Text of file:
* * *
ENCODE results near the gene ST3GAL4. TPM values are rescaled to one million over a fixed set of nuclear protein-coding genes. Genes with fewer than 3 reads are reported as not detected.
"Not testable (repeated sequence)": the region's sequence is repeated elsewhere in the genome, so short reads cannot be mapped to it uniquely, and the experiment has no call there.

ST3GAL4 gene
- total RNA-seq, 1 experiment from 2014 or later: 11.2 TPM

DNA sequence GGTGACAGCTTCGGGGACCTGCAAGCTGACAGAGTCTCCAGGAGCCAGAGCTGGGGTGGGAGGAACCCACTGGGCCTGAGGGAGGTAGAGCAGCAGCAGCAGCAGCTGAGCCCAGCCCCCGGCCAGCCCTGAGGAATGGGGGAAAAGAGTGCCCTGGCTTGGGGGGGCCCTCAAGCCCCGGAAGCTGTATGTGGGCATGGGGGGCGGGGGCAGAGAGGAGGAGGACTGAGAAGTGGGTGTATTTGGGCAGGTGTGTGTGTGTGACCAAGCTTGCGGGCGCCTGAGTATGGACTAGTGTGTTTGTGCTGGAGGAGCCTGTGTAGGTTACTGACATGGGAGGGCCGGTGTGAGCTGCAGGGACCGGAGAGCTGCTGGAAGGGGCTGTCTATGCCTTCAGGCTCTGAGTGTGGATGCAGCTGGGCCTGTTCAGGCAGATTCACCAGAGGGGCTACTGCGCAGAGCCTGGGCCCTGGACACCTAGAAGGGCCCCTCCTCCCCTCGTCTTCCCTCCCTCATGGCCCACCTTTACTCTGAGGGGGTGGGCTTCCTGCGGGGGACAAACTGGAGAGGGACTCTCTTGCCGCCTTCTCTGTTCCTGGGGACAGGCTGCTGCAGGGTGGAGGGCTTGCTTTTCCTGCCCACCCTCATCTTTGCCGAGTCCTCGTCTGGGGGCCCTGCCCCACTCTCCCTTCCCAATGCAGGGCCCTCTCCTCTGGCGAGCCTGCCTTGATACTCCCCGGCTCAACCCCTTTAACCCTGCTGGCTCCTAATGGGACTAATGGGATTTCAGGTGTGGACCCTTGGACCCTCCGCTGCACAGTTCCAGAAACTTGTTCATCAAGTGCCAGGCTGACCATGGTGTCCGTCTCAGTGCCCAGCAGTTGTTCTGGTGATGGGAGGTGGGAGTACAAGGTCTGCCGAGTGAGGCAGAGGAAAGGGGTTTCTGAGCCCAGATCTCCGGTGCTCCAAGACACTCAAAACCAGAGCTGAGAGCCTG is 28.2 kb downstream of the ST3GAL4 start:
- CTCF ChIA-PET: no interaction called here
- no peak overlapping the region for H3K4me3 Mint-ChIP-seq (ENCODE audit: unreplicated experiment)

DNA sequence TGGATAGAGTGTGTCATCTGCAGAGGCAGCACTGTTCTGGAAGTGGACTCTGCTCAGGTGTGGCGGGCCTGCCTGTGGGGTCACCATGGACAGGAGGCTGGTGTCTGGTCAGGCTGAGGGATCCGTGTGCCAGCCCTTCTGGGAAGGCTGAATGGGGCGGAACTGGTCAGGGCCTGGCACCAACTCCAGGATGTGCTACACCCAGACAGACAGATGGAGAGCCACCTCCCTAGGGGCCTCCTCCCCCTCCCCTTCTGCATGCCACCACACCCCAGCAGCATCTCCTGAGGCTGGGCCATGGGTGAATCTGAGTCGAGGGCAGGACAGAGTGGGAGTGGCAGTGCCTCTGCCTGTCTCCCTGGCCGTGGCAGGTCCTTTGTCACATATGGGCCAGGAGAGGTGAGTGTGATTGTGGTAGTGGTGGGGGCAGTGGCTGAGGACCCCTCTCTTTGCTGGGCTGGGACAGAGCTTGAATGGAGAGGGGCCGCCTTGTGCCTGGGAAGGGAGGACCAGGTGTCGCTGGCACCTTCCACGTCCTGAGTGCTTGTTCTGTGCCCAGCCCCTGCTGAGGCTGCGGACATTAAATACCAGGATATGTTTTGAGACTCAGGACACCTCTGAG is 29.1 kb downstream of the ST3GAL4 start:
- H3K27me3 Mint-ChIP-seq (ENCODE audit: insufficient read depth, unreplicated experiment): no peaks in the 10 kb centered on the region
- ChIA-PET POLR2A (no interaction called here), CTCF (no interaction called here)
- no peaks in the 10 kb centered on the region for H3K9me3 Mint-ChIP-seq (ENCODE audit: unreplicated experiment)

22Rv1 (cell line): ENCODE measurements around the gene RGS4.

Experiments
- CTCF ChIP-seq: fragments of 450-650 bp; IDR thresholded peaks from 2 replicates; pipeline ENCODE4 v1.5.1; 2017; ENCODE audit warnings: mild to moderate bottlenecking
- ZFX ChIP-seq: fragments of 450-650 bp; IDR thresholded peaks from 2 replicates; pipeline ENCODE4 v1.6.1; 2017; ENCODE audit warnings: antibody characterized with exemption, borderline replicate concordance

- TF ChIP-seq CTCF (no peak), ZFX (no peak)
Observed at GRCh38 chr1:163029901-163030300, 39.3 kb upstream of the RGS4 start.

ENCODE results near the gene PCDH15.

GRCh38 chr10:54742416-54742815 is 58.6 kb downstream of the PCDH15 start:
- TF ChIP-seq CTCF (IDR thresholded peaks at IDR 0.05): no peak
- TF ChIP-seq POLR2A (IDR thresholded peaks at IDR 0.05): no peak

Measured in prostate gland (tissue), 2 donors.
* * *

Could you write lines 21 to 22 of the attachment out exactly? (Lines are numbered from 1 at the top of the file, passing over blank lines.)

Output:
- TF ChIP-seq POLR2A (IDR thresholded peaks at IDR 0.05): no peak

Measured in prostate gland (tissue), 2 donors.